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The Nation: Corrections Minister Sam Lotu-Iiga

On The Nation:
Lisa Owen interviews Corrections Minister Sam Lotu-Iiga

Corrections Minister doesn’t know how much prisoners getting paid for work in new private prison or if anyone is making a profit from the products made

“But what I’m saying is that it’s a benefit, not just to PlaceMakers, not just to those that are wanting houses in Auckland, but also to offenders, who are going to go out and get jobs.”

Admits person employed to monitor Serco’s performance in prison is paid by Serco

“Owen: But they’re actually employed by the people who run the prison.
Lotu-Iiga: They’re employed by Serco, but they are reporting back to, as I’ve just said, someone in the Department of Corrections."

Says new prison will save taxpayers over $180 million in the long-run, but denies Serco will be making $30 million a year from it despite Serco media release saying it will make revenue of $30 million annually

Minister has “full confidence” in Serco despite series of botched contracts overseas, “based on what they’ve done in New Zealand”

“But they’ve made mistakes, and that’s certainly not for me to answer to Serco’s track record in the United Kingdom”

Serco is “performing exceptionally” despite Mt Eden Remand Prison having the highest rate of prisoner-on-prisoner assaults in the country; says it’s a “high risk environment”.

Says the prison will have to reduce recidivism rates by 10% more than the public prison target of 25%.

Says computers and phones in the new prison’s cells will help prisoners learn new skills and maintain contact with family and will be recorded.

Lisa Owen: Corrections Minister Sam Lotu-Iiga is here in the studio. Good morning to you, Minister.
Sam Lotu-Iiga: Good morning. Good morning to our viewers.
So why is this prison being run privately?
Well, a tender was put out to run the prison, and Serco won that tender with their bid. You know, we’re looking at different ways to improve government services in the prison system. We know that in health and education and other social services that, you know, you can have private providers that do as good a job as the public sector. We think that the long-term performance of the Corrections system will be helped by having both private and public providers, and that’s what we’ve got in place now.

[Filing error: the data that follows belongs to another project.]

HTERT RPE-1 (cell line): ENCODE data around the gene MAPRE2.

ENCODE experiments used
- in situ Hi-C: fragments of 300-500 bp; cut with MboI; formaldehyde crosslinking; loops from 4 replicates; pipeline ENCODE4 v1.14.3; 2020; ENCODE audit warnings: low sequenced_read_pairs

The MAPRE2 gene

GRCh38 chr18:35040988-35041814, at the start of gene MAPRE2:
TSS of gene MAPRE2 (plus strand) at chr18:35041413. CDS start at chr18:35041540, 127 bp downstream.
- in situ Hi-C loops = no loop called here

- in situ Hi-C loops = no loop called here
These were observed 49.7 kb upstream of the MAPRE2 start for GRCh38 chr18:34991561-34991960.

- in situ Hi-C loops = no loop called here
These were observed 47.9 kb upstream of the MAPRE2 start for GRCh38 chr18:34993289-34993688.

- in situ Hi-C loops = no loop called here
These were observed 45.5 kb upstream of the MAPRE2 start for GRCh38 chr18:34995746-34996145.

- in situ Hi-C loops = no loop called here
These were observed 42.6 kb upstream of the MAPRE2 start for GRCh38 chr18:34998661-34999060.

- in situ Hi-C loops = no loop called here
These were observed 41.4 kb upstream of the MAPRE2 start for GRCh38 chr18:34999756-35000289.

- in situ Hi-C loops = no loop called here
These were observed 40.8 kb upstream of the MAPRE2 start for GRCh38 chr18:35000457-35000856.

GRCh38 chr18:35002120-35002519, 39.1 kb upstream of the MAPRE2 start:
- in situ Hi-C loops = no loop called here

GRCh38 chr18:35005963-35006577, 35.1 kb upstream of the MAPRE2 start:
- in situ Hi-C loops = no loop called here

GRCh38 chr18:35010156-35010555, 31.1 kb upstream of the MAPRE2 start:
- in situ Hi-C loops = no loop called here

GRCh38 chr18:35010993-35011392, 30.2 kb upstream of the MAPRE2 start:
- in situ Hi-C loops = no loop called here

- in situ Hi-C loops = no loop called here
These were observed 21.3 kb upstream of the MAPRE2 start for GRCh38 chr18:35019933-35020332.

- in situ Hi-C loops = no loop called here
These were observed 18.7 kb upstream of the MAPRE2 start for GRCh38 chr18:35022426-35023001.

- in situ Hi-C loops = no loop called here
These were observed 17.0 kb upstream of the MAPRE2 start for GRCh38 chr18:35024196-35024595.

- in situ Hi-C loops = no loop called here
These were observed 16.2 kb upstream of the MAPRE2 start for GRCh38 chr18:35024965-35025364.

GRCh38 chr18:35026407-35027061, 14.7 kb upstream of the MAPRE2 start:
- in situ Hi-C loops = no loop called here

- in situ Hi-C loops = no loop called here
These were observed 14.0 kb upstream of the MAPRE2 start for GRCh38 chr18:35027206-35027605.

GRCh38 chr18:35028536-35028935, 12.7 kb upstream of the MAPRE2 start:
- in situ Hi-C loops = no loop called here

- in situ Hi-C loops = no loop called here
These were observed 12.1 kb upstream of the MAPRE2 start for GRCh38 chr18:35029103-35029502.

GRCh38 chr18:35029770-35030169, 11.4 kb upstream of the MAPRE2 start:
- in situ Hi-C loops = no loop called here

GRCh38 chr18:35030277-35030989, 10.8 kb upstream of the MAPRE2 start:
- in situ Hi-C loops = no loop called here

So how is everyday life in the prison going to be different, then?
Well, it’s about providing a different way of providing services. If you look at the way that Serco have operated at Mount Eden, they’re the best performing prison according to the performance table. They look at ways of using innovation through technology, you know, audio-visual links, for example, in health care. So they are, you know, leading innovation. And in terms of the Corrections Department, they can actually— as part of the contract, they can actually take some of the innovations and help improve the public system. But my expectation is that they will work together to better promote government services and Corrections.
But what are the innovations there that are going to be different from other prisons that Serco is going to bring to the table?
Well, they are doing things in the work space, for example. They’ve got a number of employment opportunities that they’re setting up with, for example, PlaceMakers. PlaceMakers will make an investment in the site. They will be providing house frames for these workers to gain skills and technical training and get jobs, but the great thing is they’re providing jobs outside of prison to go to, you know, help with the housing shortage in Auckland.
So inmates will be building house frames in conjunction with PlaceMakers?
Yeah, that’s right.
Yeah, so who—?
And gaining the skills to do— you know, in the trades and in technical areas around construction.
So are they getting paid and how much?
Well, the contract is between Serco and PlaceMakers, and I’m not privy to those sums, but—
So you don’t know how much the business is going to make—